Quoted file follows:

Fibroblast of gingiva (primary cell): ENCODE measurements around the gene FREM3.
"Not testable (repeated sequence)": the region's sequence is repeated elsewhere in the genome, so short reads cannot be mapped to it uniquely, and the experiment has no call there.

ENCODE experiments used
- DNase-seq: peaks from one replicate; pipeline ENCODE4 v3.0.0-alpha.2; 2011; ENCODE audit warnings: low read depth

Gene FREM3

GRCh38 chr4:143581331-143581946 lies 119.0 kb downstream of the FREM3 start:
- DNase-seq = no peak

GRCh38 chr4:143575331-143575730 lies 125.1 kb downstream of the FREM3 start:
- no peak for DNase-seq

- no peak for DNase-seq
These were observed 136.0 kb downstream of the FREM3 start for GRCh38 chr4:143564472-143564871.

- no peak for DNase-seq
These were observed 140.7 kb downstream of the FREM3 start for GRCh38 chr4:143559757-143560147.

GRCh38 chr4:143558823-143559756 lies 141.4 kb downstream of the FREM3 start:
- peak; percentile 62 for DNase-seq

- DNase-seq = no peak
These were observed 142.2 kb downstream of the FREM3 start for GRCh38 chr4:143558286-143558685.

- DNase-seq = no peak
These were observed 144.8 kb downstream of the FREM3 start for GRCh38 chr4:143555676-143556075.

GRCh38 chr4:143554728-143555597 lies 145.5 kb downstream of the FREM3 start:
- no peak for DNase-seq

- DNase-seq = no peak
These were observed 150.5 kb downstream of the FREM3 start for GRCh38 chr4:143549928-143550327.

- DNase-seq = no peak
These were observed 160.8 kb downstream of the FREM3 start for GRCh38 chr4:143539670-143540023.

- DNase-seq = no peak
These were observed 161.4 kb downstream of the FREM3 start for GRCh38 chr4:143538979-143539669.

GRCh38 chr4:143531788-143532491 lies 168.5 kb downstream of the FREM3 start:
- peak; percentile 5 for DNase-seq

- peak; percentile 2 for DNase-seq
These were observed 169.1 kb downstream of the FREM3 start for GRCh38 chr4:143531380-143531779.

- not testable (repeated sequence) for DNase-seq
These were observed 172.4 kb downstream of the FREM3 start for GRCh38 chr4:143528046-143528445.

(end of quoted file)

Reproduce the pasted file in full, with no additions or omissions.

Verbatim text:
Fibroblast of gingiva (primary cell): ENCODE measurements around the gene FREM3.
"Not testable (repeated sequence)": the region's sequence is repeated elsewhere in the genome, so short reads cannot be mapped to it uniquely, and the experiment has no call there.

ENCODE experiments used
- DNase-seq: peaks from one replicate; pipeline ENCODE4 v3.0.0-alpha.2; 2011; ENCODE audit warnings: low read depth

Gene FREM3

GRCh38 chr4:143581331-143581946 lies 119.0 kb downstream of the FREM3 start:
- DNase-seq = no peak

GRCh38 chr4:143575331-143575730 lies 125.1 kb downstream of the FREM3 start:
- no peak for DNase-seq

- no peak for DNase-seq
These were observed 136.0 kb downstream of the FREM3 start for GRCh38 chr4:143564472-143564871.

- no peak for DNase-seq
These were observed 140.7 kb downstream of the FREM3 start for GRCh38 chr4:143559757-143560147.

GRCh38 chr4:143558823-143559756 lies 141.4 kb downstream of the FREM3 start:
- peak; percentile 62 for DNase-seq

- DNase-seq = no peak
These were observed 142.2 kb downstream of the FREM3 start for GRCh38 chr4:143558286-143558685.

- DNase-seq = no peak
These were observed 144.8 kb downstream of the FREM3 start for GRCh38 chr4:143555676-143556075.

GRCh38 chr4:143554728-143555597 lies 145.5 kb downstream of the FREM3 start:
- no peak for DNase-seq

- DNase-seq = no peak
These were observed 150.5 kb downstream of the FREM3 start for GRCh38 chr4:143549928-143550327.

- DNase-seq = no peak
These were observed 160.8 kb downstream of the FREM3 start for GRCh38 chr4:143539670-143540023.

- DNase-seq = no peak
These were observed 161.4 kb downstream of the FREM3 start for GRCh38 chr4:143538979-143539669.

GRCh38 chr4:143531788-143532491 lies 168.5 kb downstream of the FREM3 start:
- peak; percentile 5 for DNase-seq

- peak; percentile 2 for DNase-seq
These were observed 169.1 kb downstream of the FREM3 start for GRCh38 chr4:143531380-143531779.

- not testable (repeated sequence) for DNase-seq
These were observed 172.4 kb downstream of the FREM3 start for GRCh38 chr4:143528046-143528445.